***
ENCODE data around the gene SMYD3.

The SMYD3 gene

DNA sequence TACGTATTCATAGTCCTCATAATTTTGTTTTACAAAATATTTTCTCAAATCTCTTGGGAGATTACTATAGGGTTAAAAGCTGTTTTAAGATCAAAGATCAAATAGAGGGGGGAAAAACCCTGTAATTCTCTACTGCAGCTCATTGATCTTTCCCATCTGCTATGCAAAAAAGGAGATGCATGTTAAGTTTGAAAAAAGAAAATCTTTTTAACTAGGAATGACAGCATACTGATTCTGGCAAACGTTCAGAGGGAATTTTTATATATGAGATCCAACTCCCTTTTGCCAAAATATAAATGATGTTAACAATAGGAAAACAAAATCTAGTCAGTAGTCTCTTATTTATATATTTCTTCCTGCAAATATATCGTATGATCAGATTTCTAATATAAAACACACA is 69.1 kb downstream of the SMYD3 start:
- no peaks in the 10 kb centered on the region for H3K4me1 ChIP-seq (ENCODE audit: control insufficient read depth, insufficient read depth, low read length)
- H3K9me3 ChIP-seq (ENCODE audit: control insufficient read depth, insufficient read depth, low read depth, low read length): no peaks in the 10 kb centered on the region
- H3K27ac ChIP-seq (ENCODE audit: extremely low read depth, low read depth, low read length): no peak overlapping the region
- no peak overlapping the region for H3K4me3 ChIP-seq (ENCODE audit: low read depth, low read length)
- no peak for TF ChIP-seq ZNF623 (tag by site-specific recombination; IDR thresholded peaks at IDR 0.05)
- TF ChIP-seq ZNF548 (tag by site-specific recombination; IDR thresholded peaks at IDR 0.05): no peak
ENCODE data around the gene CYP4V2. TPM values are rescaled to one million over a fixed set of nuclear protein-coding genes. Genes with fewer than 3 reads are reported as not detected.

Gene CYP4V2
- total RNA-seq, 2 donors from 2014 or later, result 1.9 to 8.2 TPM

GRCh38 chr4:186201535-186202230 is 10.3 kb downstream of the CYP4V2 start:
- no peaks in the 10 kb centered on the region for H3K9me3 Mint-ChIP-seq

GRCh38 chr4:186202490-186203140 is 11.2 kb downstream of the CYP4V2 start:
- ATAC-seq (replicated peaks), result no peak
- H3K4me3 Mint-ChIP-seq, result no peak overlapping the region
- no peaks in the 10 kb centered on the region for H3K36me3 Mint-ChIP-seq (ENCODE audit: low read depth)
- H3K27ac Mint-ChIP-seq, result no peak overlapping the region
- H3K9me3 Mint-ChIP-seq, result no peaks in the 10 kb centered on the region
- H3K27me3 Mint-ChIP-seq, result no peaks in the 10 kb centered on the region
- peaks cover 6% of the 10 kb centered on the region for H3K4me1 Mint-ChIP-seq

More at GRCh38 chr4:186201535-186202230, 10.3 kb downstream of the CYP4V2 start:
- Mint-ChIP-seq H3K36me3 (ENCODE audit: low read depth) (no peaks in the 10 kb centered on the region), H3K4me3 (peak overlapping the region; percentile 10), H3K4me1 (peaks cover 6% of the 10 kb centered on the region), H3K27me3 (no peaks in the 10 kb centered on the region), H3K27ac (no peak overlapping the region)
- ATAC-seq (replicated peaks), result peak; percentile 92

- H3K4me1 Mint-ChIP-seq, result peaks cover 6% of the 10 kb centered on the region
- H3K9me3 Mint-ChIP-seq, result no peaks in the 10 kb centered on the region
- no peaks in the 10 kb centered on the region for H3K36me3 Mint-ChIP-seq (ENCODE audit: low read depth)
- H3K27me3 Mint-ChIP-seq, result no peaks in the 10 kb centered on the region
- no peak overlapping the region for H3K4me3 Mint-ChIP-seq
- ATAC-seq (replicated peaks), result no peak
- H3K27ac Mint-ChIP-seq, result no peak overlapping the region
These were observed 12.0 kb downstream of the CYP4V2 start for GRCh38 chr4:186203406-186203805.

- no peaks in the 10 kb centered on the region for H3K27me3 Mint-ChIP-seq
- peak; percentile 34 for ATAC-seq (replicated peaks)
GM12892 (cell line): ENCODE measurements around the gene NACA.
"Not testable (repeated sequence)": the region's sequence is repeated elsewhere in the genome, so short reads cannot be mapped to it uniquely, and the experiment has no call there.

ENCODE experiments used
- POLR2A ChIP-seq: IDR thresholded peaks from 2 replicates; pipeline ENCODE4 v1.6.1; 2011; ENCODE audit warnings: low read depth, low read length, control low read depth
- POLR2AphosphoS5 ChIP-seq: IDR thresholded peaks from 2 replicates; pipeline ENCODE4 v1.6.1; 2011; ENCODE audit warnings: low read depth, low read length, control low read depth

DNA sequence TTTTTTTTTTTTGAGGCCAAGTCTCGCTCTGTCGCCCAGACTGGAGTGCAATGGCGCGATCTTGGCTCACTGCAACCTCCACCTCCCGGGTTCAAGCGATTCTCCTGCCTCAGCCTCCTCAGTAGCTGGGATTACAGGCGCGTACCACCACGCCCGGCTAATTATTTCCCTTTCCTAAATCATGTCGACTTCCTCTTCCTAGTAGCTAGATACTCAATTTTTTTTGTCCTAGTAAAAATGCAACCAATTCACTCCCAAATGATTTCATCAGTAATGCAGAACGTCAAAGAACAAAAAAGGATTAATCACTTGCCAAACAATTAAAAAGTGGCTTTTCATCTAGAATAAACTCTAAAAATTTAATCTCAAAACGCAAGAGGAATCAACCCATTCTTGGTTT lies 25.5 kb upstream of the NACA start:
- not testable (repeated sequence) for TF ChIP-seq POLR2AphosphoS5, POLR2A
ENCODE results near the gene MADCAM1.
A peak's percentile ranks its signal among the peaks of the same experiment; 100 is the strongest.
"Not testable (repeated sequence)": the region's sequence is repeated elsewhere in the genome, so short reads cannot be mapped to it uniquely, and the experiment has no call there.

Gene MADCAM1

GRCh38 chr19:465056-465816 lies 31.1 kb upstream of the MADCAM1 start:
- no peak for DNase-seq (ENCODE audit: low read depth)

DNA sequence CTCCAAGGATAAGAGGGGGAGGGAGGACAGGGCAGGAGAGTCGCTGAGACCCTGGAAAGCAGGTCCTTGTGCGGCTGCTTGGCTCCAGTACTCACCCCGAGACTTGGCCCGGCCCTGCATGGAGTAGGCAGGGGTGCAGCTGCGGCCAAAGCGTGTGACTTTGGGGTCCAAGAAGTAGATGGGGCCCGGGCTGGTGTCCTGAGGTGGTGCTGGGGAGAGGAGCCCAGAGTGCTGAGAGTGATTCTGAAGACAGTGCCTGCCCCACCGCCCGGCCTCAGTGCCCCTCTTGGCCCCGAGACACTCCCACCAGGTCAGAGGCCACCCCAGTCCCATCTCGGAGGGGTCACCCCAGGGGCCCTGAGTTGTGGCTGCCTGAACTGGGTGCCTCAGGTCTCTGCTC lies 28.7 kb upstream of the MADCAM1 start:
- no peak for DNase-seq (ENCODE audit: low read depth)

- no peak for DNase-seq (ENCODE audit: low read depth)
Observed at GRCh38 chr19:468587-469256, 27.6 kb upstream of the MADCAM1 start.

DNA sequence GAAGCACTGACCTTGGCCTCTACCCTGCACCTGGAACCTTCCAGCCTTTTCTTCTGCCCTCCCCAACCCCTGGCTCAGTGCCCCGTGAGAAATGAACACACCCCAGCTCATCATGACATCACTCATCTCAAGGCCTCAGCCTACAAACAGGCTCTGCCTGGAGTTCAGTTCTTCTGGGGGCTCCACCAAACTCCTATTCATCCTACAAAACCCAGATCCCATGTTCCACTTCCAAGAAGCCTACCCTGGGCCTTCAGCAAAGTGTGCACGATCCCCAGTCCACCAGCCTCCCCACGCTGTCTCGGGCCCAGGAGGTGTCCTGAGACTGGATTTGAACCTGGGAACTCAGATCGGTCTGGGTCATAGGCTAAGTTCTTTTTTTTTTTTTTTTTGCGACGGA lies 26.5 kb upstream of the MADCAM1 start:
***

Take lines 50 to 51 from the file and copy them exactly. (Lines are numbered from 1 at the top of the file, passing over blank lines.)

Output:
- no peak for DNase-seq (ENCODE audit: low read depth)

- no peak for DNase-seq (ENCODE audit: low read depth)